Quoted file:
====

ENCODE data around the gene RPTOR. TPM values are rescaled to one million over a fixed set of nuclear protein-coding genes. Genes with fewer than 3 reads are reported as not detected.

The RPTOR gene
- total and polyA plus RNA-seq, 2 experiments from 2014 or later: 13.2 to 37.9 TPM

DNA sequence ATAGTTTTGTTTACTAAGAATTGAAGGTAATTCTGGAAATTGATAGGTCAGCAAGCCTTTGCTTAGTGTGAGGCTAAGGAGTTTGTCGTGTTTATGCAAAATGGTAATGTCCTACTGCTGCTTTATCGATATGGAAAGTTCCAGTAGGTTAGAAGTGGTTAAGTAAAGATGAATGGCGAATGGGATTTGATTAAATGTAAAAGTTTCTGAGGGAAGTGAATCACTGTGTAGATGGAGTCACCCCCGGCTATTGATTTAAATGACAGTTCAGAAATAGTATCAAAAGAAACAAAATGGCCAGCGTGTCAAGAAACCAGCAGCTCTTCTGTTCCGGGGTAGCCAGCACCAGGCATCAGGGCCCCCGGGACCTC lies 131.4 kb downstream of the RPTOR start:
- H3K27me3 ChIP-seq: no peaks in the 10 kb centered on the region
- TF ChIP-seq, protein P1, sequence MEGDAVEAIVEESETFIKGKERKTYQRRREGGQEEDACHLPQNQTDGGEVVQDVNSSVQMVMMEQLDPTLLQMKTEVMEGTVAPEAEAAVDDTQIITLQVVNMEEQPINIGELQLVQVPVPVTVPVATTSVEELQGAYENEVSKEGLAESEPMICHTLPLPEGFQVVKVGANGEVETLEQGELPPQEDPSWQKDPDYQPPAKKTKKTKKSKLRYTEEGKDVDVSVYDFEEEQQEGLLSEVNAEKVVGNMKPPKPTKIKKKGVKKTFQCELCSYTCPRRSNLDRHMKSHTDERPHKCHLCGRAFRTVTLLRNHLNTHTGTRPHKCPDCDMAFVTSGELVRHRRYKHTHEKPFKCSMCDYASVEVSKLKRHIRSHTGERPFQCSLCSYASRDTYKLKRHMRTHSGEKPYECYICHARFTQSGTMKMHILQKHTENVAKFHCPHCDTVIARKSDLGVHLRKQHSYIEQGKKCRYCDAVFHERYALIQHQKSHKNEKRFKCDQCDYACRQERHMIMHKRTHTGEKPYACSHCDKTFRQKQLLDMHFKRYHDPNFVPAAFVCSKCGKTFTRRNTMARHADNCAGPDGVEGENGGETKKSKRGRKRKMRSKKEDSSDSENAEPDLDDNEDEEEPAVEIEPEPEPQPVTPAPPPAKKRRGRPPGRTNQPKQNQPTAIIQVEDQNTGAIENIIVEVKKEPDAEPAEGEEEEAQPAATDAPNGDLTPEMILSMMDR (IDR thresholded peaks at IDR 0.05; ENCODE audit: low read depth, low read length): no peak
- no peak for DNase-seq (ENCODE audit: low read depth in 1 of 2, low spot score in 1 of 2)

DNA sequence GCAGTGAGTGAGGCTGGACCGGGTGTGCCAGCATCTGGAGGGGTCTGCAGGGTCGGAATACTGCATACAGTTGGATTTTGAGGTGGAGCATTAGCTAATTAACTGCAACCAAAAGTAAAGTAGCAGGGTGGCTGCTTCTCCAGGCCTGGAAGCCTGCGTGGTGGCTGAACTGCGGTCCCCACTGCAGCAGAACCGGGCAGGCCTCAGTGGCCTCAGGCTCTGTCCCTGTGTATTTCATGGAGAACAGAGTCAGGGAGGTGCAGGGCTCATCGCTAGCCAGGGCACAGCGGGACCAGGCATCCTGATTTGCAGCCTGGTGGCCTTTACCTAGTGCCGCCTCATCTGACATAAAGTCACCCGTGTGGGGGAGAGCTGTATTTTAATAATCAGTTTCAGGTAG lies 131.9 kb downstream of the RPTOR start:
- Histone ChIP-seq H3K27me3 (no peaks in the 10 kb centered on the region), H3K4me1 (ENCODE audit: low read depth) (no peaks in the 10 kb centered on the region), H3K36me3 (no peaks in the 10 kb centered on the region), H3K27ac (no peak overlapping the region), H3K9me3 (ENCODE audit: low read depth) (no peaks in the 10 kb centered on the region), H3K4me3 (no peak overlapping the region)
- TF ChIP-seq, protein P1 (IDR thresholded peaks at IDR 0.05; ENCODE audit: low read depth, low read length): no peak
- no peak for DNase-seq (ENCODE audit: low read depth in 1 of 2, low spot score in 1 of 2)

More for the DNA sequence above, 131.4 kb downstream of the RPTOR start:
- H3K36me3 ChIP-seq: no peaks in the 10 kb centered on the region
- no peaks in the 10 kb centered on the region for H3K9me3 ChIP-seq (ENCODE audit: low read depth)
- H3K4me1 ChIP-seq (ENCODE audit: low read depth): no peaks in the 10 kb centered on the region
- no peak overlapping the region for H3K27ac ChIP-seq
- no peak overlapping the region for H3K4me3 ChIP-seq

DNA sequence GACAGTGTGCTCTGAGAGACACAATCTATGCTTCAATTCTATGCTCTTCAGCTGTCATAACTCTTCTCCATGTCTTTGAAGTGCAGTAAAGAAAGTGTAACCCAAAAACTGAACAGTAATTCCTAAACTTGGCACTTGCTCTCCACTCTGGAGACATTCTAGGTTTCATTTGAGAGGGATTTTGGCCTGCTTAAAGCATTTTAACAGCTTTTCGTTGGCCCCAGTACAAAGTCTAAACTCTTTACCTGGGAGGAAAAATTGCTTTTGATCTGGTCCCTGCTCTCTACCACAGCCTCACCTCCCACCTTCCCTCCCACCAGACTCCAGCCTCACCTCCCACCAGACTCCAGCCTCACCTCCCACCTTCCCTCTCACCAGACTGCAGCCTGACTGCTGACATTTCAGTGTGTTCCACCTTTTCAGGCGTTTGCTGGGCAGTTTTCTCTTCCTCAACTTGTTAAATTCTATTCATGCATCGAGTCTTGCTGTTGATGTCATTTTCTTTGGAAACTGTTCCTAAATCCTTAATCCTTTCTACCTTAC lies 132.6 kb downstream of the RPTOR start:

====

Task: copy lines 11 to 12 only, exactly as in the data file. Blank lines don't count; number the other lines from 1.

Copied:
- no peak for DNase-seq (ENCODE audit: low read depth in 1 of 2, low spot score in 1 of 2)

More for the DNA sequence above, 131.4 kb downstream of the RPTOR start: